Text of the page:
•       Giving yourself permission. Sometimes it is ourselves which get in the way. Negative thoughts such as: ‘I’m not good enough’; ‘what’s the point in this?’ ‘Everyone will laugh at me.’ My advice is, as far as possible, don’t get too hung up on the why or the end product or on what you might imagine other people thinking and saying. Writing is first and foremost a pleasure for ourselves. If it becomes something else – something to share with an audience, for instance – that is a bonus. It is not necessary to start out with the idea of what you are going to write. The first exercise is to put one word down on the paper and then another while setting your critical voice(s) to one side. It can be a struggle. So don’t beat yourself up if at first you don’t succeed.
  •       What is your motivation? If it’s to make money, then these posts are not for you. If it’s to explore your world through writing and develop your creativity, then read on.

My writing journals

Getting Started
Buy a writing journal, this is a pad of paper or notebook which you will only use for writing creatively in and no-one else will use or look at. Personally I prefer something with strong paper, a decent cover and no lines. Make sure you have some pens. Decide on an achievable amount of time that you can put aside for writing and write a positive statement in the front of your journal: ‘I will spend xx minutes writing every xx.’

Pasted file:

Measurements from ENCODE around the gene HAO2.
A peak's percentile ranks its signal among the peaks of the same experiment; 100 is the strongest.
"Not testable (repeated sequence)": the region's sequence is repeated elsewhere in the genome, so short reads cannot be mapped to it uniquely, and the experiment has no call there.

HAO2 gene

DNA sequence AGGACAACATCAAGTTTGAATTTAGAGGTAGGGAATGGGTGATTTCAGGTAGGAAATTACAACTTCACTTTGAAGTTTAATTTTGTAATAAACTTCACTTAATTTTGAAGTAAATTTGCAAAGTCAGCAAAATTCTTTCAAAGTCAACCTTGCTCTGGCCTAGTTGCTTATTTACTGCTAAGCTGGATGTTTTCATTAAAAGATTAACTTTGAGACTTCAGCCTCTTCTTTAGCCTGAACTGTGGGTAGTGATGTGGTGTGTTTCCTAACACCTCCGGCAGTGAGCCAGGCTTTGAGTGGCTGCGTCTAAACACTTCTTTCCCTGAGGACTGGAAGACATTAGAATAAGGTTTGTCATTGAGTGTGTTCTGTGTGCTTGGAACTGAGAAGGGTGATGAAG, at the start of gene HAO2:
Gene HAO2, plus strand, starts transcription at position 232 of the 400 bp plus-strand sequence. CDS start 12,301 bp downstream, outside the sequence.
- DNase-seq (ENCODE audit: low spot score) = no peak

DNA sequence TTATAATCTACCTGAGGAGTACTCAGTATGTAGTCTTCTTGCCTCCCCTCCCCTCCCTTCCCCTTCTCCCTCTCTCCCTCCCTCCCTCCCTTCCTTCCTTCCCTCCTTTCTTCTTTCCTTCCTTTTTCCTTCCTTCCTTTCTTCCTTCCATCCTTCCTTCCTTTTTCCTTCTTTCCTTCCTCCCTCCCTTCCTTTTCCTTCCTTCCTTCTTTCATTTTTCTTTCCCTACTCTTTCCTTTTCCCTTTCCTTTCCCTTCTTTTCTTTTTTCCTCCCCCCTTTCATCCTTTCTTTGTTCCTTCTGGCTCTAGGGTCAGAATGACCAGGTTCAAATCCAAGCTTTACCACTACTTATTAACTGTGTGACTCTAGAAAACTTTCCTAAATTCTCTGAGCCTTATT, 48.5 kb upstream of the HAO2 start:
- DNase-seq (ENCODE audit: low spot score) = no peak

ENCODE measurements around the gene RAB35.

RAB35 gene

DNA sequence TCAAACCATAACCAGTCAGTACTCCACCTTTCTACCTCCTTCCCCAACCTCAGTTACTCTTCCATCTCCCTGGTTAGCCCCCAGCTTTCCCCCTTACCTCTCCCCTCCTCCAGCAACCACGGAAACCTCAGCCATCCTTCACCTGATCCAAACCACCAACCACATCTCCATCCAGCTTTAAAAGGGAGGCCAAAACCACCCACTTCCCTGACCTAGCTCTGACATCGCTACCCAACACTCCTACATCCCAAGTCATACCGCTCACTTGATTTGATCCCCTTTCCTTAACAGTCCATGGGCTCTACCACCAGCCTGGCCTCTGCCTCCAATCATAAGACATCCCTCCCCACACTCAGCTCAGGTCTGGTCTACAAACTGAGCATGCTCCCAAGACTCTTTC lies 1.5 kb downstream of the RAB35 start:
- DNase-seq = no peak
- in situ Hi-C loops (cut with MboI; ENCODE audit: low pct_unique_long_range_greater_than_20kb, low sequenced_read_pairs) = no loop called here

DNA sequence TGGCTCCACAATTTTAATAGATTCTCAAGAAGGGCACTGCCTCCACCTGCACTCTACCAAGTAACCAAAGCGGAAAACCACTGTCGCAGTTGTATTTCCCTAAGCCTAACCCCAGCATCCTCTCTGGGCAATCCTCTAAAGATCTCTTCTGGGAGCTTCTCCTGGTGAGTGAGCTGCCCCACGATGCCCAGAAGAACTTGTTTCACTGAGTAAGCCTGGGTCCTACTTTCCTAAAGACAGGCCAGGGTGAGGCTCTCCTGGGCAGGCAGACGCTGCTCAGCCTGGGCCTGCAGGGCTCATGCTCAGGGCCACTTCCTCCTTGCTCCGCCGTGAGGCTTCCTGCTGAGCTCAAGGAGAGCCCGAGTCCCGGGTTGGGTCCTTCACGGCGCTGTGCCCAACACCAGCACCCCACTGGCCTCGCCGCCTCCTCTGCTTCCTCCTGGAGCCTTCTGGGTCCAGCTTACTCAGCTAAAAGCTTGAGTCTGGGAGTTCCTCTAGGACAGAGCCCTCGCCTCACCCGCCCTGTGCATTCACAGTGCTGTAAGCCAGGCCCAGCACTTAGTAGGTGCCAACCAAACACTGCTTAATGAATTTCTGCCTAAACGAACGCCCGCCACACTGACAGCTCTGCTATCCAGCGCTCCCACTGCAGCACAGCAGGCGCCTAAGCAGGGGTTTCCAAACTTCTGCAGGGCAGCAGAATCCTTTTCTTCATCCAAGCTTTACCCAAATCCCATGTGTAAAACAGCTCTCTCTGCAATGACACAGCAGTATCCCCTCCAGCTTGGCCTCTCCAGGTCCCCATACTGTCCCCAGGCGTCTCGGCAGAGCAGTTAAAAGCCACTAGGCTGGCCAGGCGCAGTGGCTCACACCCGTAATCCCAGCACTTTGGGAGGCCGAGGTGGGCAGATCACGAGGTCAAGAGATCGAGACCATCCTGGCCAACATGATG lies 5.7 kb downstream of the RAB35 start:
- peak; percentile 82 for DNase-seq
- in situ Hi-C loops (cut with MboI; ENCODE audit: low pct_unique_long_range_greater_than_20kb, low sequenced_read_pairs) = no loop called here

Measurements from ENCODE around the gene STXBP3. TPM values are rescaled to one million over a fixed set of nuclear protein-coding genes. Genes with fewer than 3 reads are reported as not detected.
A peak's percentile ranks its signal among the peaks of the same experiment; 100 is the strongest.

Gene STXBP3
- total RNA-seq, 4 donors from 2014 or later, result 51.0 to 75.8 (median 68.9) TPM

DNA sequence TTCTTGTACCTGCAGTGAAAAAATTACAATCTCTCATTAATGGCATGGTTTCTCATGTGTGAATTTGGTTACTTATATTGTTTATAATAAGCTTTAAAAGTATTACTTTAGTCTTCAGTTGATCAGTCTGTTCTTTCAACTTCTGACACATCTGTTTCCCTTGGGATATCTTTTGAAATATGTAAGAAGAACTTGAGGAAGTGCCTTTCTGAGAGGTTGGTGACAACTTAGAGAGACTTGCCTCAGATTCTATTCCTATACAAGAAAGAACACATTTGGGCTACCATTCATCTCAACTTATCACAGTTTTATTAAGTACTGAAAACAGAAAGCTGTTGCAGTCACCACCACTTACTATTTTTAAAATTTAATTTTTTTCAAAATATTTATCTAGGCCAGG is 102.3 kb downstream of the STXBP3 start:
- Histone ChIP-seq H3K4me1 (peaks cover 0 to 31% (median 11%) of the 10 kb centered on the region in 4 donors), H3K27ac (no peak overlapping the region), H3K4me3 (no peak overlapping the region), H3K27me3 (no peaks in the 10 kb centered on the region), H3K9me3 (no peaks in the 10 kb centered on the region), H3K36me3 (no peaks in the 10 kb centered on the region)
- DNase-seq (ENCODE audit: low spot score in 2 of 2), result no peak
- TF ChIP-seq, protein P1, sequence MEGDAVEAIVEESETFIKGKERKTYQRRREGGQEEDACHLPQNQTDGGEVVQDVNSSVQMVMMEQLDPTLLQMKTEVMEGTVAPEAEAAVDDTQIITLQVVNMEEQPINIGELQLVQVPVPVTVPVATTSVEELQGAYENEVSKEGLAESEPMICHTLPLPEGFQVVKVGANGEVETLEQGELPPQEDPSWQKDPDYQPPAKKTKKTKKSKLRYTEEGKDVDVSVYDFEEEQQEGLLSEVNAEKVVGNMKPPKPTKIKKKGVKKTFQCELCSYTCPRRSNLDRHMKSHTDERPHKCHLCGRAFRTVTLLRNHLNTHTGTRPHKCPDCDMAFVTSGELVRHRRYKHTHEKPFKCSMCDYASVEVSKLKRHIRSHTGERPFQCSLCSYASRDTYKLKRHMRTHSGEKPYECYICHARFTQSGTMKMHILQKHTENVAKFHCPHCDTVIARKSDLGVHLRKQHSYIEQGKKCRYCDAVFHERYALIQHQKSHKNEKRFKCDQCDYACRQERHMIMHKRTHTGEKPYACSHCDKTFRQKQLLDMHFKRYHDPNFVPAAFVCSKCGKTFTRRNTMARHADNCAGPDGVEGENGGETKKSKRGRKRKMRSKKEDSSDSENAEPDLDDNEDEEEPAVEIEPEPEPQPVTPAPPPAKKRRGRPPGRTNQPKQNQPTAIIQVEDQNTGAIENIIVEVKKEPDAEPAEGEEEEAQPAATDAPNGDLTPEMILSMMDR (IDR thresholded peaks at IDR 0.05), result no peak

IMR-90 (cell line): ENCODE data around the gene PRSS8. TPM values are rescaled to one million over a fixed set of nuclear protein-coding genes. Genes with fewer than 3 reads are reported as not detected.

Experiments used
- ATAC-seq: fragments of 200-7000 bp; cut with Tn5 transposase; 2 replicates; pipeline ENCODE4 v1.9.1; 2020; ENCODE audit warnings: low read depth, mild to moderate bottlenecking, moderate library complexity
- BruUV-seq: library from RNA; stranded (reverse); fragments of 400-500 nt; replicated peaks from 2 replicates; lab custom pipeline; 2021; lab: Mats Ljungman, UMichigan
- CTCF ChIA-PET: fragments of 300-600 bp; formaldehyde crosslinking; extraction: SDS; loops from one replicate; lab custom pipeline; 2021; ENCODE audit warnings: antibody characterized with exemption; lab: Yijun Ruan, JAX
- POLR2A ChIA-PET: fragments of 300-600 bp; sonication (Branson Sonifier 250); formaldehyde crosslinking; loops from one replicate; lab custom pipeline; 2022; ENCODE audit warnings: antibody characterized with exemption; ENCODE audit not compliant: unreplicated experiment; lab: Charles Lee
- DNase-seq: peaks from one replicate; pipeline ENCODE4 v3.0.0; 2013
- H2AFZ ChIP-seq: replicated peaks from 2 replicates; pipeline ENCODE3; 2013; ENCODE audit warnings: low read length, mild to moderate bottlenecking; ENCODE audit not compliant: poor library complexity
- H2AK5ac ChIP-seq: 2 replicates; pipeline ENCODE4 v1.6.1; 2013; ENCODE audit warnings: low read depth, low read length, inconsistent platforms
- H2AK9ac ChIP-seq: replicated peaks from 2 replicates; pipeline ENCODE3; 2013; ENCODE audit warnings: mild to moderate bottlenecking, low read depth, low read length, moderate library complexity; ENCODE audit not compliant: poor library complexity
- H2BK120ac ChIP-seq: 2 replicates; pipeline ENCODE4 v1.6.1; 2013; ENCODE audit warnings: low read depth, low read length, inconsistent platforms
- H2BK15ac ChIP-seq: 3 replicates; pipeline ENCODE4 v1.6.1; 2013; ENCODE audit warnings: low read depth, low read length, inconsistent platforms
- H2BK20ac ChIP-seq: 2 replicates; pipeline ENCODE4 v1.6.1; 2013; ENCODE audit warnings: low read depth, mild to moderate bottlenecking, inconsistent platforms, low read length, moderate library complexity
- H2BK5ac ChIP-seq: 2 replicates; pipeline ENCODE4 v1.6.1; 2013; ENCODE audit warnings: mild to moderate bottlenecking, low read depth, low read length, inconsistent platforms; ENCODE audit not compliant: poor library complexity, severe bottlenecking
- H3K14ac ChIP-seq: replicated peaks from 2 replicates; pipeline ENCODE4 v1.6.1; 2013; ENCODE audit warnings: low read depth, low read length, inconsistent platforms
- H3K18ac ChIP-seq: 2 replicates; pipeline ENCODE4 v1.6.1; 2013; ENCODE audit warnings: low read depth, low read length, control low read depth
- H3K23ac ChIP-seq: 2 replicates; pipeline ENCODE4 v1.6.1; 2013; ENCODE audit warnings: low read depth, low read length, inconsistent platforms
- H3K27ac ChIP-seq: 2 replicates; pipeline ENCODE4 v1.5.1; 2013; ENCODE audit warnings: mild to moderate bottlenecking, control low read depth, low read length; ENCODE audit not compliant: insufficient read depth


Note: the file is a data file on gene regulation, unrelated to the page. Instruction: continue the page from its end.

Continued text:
Take a walk, preferably somewhere green and open. Sit down for ten minutes and write as freely as you can. Do this on a regular basis.

Begin to collect inspirational prompts eg postcards, images of different kinds, snippets from the paper, music, pebbles, buttons, scraps of material, flowers, herbs, small objects…. Take one of these up, examine it, and write for ten minutes as freely as you can.

After each ten minutes, close your writing journal. Do not re-read. Do not critique. Leave what you have written to ferment and marinade.